Where technology is not enough? The rise of the human firewall
When you read about large data breaches, companies like British Airways, Yahoo! and Uber, and fines of £100s of millions immediately spring to mind. The business leaders of these large corporations are widely criticised and held accountable for failing to protect their consumer’s data especially in the light of the vast IT and training budgets that are at their disposal.
Article written by Stephen Burke, CEO Cyber Risk Aware.
But SMEs need to be just as serious about their data: Tens of thousands of UK SMEs could collapse following a serious cyber-incident, which impacts their ability to trade, according to new research commissioned by Insurance company Gallagher. The research found that 1.4 million businesses were hit by major attacks last year, costing £8.8bn. The average cost of attacks to the affected business was around £6400, but the impact of an attack could be far more serious than being forced to pay a few thousand pounds in related cost. And a quarter of SMEs told Gallagher they’d survive for less than a month if a crisis meant they were unable to trade.
These are troubling statistics for every business leader but a far more compelling and actionable statistic is that over 90% of data breaches are caused by human error. This means that the tens and sometimes hundreds of thousands of pounds that are invested in state-of-the-art information security tools can be undone by one absent minded click on a phishing email.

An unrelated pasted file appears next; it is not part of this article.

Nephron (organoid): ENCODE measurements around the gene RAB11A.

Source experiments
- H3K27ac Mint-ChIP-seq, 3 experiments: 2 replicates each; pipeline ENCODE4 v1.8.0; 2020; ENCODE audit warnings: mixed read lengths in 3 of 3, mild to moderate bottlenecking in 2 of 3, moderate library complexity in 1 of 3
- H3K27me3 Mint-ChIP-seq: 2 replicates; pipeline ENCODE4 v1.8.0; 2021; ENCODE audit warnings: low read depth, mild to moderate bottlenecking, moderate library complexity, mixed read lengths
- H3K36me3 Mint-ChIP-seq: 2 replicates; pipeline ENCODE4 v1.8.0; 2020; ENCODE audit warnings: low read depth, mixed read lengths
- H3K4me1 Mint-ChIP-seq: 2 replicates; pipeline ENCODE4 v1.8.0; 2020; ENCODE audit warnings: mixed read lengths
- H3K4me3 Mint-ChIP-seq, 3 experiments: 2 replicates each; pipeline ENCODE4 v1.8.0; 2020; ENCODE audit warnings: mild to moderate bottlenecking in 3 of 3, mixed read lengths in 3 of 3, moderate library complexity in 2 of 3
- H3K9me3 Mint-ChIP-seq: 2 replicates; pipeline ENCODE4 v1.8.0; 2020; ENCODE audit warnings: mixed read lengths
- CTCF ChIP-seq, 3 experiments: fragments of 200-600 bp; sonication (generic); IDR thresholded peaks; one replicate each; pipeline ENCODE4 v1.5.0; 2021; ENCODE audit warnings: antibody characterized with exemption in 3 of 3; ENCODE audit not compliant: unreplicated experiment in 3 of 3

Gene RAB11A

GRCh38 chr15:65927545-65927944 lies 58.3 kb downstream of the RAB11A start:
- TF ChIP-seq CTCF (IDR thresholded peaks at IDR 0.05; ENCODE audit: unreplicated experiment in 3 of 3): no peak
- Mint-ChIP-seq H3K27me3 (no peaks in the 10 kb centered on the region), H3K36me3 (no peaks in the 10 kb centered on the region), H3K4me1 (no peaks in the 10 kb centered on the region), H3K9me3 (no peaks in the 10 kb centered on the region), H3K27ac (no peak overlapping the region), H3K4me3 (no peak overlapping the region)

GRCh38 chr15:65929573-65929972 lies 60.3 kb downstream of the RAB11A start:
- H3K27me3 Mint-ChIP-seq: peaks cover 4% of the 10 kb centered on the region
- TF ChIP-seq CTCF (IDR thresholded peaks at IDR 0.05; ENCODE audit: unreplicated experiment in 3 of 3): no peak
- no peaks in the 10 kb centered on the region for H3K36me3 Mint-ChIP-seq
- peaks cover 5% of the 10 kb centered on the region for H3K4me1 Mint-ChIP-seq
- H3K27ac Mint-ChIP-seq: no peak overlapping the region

Organisations can have the best security tools in place, but the human element is the last mile and it’s the one that can make or break an organisation’s defences. the great lest security asset, if given the right help through effective security awarenessWhilst companies and cyber criminals often think staff are the weakest link, they are in fact training. The CIISPsec has accredited and reinforced this real time delivery in response to specific user actions. Business leaders need to acknowledge that cyber security is not an IT issue - it is a serious business risk. One approach to mitigate against this is to make the employees the first line of defence – the human firewall. Organisations that have successfully defended against cyber attacks have seen that building a strong cyber security awareness culture is key.
This is where education becomes most important and needs to happen at every level of a business: Employees are one of the biggest cyber security vulnerabilities and considered a “soft target” by criminals, due to their lack of understanding of the risks faced. Instead of using highly technical and time-consuming hacking methods to breach a company’s systems, cyber criminals often prefer to target the employees themselves in order to get access to information and systems.
To combat this, cyber security awareness training is a cost effective and proven way of reinforcing a company’s resilience to cyber attacks. There are many types of training available, but the ideal is to combine engaging and interactive CyberSecurity awareness training content with a software solution that works hand in hand with a company’s IT infrastructure. The ideal is a real-time solution that helps assess the level of human cyber risk within the business, by running simulated phishing attacks and cyber knowledge assessments to see where the risks lie in the business.
Finally, enterprise risk and compliance reporting is also vitally important so companies can demonstrate and meet their legal and regulatory compliance requirements in protecting proprietary and personal data, systems and finances.
There are many routes to finding out the best solutions available. The Chartered Institute of Information Security (CIISec) is a non-profit independent organisation that gives accreditation to the best training and solutions available.
All organisations need to elevate the importance of cyber security awareness amongst their employees and arm employees at every level with knowledge, tools and support that help them become the best line of defence for the business.